It’s still hot and muggy here on Ye Olde Kanto Plain, although this evening, finally, we had a break and a breeze. His Royal Highness and Naval Officer (pro tempore), Prince Charles Julius of Minatogaoka is home from sea for a short while, but had to spend all last weekend on the ship either on duty or giving tours for “Friends and Family Day.” I am probably the only spouse that skips this 6 am to 6 pm, day-long cruise, including wandering around the smelly ship, oohing and aahing over weaponry and fire extinguishers. I could barely make myself interested in ship engineering and weapon systems when I was a midshipman in college and I was being tested on it; it’s impossible for me to fathom a day on that ship now. Maybe if I could hang with the cook who, my husband reports, once made his grandmother’s jambalaya recipe for the XO’s dinner, now that would be a day out.

This afternoon I went to Nojima Park near my house for a BBQ given by the one of Yokohama’s International Lounges (my Japanese teacher volunteers there). I met a fairly interesting mix of ex-pats from Bulgaria, Switzerland, Canada, and the US—all men married to Japanese women and who had moved back to Japan. Oh, and a bunch of Japanese people, super nice, kind of embarassingly nice, the kind of nice that makes me want to run screaming, you know, nice. The Japanese volunteers grilled up some yakisoba, sliced beef, weiners, squid, and assorted veges. Against my better judgment, I impetuously ate some grilled squid, to which, tragically, over the past few years, I have developed a terrible allergy…but that’s another gastro-intestinal story. Back to the BBQ:

The Bulgarian and I talked about Kotooshu (the Bulgarian Ozeki) after we did the normal “Hey, you’re not Japanese!” ex-pat convo, which goes like this:

Hello, I am [insert random non-Japanese name, point at name tag]. How do you do? Where are you from? How long have you been here? Where do you live now? In a van down by the river, how interesting! Do you like it? Is it a quiet neighborhood? Do you have children? You sold them into slavery? Do you know where I can score some H? How about a decent baguette?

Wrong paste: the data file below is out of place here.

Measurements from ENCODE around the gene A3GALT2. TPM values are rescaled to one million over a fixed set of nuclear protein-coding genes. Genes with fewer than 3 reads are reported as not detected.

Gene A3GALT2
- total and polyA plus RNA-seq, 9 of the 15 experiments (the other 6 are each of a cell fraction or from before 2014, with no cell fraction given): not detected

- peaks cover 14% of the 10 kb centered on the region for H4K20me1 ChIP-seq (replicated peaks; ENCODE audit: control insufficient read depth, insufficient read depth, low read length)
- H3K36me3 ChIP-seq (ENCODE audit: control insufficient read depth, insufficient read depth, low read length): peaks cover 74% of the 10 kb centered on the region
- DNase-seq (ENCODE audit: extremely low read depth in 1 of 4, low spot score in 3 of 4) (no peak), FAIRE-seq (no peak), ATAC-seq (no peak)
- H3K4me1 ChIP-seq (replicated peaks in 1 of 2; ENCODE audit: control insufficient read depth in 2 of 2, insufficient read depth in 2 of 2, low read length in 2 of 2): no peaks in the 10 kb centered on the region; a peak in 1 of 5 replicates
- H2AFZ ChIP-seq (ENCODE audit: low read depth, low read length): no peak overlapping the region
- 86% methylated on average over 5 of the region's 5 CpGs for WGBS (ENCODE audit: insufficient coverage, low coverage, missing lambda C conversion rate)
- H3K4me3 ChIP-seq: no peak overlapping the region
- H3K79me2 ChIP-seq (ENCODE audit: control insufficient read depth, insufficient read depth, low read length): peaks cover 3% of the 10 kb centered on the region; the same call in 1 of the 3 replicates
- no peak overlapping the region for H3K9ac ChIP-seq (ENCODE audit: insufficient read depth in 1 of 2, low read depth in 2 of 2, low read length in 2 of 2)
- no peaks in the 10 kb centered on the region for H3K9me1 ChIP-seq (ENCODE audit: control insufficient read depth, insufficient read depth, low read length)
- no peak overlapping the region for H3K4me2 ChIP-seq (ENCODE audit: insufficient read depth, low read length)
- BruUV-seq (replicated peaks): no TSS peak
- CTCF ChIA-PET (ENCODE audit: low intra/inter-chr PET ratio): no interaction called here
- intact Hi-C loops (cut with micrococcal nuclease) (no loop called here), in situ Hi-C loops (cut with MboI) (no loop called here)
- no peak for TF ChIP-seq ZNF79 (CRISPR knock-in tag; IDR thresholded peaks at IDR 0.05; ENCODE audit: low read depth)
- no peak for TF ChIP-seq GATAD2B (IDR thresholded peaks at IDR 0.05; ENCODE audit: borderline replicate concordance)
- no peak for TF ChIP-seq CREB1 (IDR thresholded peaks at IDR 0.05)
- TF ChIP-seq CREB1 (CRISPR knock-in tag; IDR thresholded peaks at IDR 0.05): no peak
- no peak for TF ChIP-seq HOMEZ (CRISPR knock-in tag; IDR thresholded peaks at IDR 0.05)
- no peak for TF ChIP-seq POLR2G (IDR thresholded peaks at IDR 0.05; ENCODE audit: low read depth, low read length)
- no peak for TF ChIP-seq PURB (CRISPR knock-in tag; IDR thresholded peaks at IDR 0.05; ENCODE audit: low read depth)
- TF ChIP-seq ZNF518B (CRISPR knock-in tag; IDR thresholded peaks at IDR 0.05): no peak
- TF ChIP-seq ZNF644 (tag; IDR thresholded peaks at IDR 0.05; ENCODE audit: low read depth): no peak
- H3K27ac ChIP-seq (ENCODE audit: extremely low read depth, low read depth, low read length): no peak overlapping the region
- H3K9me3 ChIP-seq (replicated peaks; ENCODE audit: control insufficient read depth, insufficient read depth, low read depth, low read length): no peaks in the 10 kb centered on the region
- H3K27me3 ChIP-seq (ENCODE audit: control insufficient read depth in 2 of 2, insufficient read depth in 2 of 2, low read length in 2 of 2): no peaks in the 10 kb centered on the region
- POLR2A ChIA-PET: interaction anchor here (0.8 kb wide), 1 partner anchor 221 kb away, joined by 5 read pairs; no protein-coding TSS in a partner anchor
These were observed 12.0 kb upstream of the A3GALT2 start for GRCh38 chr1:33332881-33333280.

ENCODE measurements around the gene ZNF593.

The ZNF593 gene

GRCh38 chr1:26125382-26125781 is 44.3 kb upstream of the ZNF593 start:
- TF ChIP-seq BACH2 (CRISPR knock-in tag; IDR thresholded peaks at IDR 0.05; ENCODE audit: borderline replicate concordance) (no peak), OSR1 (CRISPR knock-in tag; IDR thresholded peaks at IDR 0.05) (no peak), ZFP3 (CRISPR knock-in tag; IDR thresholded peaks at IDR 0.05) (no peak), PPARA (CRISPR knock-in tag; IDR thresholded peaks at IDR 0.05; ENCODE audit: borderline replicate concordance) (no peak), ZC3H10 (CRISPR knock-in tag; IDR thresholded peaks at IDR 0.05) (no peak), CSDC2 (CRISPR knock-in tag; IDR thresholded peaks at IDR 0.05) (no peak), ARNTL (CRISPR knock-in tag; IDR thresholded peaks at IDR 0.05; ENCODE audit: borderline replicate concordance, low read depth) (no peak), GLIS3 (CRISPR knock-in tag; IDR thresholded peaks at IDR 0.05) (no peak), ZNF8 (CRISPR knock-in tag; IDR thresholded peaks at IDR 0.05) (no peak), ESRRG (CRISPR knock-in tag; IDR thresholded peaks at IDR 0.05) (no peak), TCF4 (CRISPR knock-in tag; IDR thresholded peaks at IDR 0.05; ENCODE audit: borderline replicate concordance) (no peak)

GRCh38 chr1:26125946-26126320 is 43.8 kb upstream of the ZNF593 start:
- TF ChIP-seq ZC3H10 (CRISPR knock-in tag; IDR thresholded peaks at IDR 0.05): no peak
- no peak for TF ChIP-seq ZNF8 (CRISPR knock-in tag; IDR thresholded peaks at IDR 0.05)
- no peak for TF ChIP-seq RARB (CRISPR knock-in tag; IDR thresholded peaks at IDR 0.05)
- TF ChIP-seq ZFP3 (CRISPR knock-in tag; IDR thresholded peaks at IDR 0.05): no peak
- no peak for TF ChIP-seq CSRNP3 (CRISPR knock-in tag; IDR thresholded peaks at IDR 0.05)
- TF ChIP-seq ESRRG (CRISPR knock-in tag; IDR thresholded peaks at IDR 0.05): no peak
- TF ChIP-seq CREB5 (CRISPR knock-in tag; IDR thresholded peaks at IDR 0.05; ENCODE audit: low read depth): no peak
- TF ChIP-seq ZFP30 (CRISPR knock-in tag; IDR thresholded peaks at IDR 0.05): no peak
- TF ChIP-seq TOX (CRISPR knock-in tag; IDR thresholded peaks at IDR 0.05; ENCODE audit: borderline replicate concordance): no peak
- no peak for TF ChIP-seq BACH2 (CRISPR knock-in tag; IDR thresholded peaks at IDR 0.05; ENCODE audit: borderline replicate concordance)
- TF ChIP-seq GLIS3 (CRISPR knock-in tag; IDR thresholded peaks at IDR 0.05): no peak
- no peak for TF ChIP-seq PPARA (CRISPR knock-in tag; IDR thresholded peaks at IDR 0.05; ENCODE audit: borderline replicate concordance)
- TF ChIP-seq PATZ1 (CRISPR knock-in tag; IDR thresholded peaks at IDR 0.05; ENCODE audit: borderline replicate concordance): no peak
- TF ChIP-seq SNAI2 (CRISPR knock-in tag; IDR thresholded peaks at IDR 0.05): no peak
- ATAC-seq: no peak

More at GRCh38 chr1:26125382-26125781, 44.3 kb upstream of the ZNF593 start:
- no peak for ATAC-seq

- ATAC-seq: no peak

Small talk makes adrenalin pulse through my body. I’ve always suspected that everyone wants to skip the first five minutes anyway, so I usually do. My standard mode is to attack on the food angle. In this case, it was easy. I asked him if he knew of a place to get good yogurt, because the Japanese yogurt brands were too sweet, even when they were supposedly “plain.” That did it.

“Well, that’s difficult, because even the brand they call ‘Bulgarian’ here is no good, too sweet, what do they put in it? Like a kind of corn syrup or starch or something. Anyway, try the Co-op brand and perhaps the Meg Milk one. It’s all about getting a mixture of the Lactobacillus acidophilus and Lactobacillus Bifidus…”

No lie, the dude could talk yogurt. I even scored a recipe for Tarator, the Bulgarian summer soup made of yogurt, cucumber, garlic (“if you like”), dill, some oil and water, and walnuts “to make it rich.” Here’s a recipe that seems to match what he told me. He says some people grate the cucumber, but he prefers a small dice on the cukes so they retain some crisp texture (“shredding makes it too soft and mushy”).

His wife was a very charming Japanese woman with whom I was enjoying a long conversation. But then she said a sentence which caused my conscious brain to stop functioning for a moment. In response to the question,”What was your favorite meal when you were a child?” she responded, “Well, when I was a kid, I was never interested in food.” I stared at the hyper-petite woman while my ravenous inner child cracked open a lobster and dipped it in butter, scraped a leaf of artichoke with her teeth, took a bite of orange poundcake, had a sip of overly gooey onion soup, and mentally ate enough for the two of us…plus a guest.